Social distancing in wake of COVID-19: Over 12,000 to be released from MP jails

Milind Ghatwai
madhya pradesh jail, mp jail convicts to be released, covid 19 socail distancing, mp covid 19 social distancing, indian express

While jail authorities decide parole for convicts, the decision on bail will be taken by various district courts. (Representational Image)

More than 12,000 prisoners lodged in different jails across Madhya Pradesh are likely to be released in the next few days in the wake of the Supreme Court order to decongest prisons in an attempt to contain the COVID-19 outbreak.

The court order will benefit convicts and undertrials whose offences are punishable with a maximum jail term of five years.

Jails in MP accommodate nearly 45,000 prisoners against the capacity of 29,000. The decision to release the convicts on parole and undertrials on interim bail was taken by a high power committee comprising the chairman of the state legal services authority and top jail officials in a video conference.

While jail authorities decide parole for convicts, the decision on bail will be taken by various district courts. In a letter on March 27, jail superintendents were asked to collect applications from undertrials and forward their details within three days to the courts, which will decide these on merit in four days.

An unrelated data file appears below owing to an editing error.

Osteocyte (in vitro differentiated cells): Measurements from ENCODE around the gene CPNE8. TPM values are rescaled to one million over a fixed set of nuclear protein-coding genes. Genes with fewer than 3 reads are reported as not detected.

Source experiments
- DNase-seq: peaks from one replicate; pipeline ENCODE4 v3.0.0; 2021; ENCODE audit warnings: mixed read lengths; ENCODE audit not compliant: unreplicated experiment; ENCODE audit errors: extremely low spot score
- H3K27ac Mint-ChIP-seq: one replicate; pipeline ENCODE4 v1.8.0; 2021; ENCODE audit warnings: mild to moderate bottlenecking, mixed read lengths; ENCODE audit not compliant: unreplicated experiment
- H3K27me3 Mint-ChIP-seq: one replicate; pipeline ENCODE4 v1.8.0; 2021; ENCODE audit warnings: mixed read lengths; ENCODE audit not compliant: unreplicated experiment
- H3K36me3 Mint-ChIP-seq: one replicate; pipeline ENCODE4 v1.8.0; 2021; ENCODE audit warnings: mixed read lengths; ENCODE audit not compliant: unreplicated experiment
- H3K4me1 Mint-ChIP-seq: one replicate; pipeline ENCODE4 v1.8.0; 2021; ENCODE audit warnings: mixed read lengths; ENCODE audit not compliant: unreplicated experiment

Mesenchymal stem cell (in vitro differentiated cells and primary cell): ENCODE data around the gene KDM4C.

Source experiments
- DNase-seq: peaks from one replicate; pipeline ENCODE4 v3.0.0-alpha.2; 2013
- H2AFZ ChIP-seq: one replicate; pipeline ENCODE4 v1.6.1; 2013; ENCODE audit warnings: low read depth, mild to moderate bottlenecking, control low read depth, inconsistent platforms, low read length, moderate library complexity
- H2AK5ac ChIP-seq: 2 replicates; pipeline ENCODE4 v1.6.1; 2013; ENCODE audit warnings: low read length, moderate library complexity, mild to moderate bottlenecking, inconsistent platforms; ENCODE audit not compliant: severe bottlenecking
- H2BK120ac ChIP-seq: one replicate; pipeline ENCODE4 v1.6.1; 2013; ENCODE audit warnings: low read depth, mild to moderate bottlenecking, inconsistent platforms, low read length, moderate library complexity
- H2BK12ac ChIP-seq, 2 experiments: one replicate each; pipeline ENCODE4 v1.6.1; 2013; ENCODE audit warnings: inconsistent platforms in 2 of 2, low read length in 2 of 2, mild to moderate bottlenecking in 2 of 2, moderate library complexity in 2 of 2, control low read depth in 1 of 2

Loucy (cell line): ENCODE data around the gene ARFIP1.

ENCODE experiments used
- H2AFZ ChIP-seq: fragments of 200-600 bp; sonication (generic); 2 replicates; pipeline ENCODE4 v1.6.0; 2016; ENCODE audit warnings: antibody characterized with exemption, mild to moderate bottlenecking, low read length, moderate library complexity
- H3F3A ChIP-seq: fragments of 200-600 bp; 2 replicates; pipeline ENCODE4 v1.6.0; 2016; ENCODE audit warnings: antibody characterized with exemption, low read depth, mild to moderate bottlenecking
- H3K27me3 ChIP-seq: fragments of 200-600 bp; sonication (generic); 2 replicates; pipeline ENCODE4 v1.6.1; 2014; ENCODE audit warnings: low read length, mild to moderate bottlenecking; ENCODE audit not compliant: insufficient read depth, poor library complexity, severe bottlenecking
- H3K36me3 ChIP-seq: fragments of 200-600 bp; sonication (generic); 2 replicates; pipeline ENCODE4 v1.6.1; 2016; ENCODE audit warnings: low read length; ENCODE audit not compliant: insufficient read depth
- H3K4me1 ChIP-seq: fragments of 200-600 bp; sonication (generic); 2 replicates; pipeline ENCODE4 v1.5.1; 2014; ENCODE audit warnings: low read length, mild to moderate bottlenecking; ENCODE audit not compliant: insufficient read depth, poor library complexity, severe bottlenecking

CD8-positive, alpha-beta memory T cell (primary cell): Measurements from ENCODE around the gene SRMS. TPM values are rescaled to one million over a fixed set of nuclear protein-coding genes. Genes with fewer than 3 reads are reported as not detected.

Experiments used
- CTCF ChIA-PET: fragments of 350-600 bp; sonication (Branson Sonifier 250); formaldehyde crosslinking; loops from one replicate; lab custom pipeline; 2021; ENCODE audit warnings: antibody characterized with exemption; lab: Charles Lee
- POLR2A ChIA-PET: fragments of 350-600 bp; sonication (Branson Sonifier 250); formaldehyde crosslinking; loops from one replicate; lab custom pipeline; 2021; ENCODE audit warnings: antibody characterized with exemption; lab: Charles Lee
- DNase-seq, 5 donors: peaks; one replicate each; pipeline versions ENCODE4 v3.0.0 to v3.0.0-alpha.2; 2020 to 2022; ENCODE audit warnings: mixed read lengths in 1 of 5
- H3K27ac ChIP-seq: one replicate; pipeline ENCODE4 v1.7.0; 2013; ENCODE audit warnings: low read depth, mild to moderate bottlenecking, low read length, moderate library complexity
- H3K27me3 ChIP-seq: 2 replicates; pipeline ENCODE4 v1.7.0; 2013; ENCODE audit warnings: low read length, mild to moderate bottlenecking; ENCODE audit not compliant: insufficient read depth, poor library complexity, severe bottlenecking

DG (Jail) Sanjay Chaudhary said convicts will be granted parole upto 60 days using a provision to grant emergency parole. The convicts who were already eligible for parole will benefit from it. Men over 65 years of age, women over 50 years and women with children under six years of age will get preference.

More than 7,000 convicts will benefit from the parole, including 5,000 who would have been released on parole this year. “Once we get confirmation from the state government, the first batch of convicts will be released,” Chaudhary said.

The undertrials will get interim bail of up to 45 days. National Legal Services Authority of India (NALSA) guidelines covering 11 categories of undertrials will be used to release them. Undertrials who have spent more than half the period of their likely sentence; those accused of compoundable offences, those released on bail but unable to furnish sureties; those who are sick or infirm, and women offenders, are among those who will benefit.

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